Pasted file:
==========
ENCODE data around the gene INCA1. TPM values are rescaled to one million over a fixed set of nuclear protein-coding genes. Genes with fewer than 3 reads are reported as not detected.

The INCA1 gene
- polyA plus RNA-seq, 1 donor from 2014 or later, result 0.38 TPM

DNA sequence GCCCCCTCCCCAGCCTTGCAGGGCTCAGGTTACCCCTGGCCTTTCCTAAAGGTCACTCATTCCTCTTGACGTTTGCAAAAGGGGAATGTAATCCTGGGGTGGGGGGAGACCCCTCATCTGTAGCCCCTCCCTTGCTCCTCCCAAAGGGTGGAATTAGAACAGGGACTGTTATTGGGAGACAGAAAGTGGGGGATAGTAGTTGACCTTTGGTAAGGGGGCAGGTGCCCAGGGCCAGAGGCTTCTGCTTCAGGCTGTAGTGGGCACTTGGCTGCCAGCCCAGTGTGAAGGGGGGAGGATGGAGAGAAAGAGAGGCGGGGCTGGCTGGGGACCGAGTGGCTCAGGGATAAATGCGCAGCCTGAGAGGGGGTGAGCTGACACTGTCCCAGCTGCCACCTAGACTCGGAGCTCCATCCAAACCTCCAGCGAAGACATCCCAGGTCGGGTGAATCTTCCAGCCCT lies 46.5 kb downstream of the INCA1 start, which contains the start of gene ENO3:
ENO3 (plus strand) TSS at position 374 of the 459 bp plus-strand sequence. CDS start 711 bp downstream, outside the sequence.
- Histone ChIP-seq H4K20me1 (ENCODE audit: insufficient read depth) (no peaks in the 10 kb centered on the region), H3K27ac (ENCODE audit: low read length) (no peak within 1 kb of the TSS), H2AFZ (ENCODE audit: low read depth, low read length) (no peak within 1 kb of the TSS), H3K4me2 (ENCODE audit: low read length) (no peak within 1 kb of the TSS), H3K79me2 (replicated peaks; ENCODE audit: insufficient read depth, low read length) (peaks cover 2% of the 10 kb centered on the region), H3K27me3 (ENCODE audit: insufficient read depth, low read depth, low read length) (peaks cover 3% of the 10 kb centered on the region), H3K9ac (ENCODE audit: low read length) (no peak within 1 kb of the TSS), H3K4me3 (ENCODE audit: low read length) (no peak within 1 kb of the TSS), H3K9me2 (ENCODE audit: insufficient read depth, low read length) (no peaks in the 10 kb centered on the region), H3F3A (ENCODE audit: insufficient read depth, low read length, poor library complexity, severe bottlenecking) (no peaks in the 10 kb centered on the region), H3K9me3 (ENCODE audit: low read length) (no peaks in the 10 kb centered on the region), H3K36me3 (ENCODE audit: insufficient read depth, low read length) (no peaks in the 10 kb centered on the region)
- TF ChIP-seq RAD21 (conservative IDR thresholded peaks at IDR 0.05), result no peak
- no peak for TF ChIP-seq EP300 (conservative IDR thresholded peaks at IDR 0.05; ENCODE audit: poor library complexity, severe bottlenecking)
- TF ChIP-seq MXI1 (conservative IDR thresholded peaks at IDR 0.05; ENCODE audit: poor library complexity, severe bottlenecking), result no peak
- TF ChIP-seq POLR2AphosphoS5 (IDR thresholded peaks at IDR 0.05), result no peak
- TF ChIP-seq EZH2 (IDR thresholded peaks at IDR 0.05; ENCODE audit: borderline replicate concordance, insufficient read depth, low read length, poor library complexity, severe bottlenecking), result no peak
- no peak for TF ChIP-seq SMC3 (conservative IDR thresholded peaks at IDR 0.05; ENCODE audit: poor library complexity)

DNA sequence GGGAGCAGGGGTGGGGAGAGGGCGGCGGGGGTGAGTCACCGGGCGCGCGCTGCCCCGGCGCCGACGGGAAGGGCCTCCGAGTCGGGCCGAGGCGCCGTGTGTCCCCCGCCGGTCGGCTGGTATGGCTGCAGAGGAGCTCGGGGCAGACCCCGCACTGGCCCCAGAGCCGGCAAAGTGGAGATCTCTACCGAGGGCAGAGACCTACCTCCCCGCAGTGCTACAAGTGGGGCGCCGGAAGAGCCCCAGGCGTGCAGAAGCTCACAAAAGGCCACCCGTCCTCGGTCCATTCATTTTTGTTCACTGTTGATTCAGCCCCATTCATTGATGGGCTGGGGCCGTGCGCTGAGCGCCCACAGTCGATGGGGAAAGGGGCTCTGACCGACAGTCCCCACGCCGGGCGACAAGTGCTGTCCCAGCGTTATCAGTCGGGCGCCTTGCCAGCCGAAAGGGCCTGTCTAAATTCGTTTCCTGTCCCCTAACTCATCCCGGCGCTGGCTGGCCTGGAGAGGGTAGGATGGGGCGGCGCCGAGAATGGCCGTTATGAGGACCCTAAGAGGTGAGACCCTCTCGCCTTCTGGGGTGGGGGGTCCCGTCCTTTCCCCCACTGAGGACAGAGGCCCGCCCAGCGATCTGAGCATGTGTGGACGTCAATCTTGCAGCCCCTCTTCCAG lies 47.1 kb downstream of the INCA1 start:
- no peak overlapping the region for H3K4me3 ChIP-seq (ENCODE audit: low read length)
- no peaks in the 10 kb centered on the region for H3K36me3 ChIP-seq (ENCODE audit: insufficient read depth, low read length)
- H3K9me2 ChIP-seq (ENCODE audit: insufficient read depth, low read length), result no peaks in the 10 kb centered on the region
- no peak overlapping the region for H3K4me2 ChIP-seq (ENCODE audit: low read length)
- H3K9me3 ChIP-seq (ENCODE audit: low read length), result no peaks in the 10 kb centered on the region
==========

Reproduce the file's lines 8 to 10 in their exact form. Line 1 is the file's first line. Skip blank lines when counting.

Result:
- no peak for TF ChIP-seq EP300 (conservative IDR thresholded peaks at IDR 0.05; ENCODE audit: poor library complexity, severe bottlenecking)
- TF ChIP-seq MXI1 (conservative IDR thresholded peaks at IDR 0.05; ENCODE audit: poor library complexity, severe bottlenecking), result no peak
- TF ChIP-seq POLR2AphosphoS5 (IDR thresholded peaks at IDR 0.05), result no peak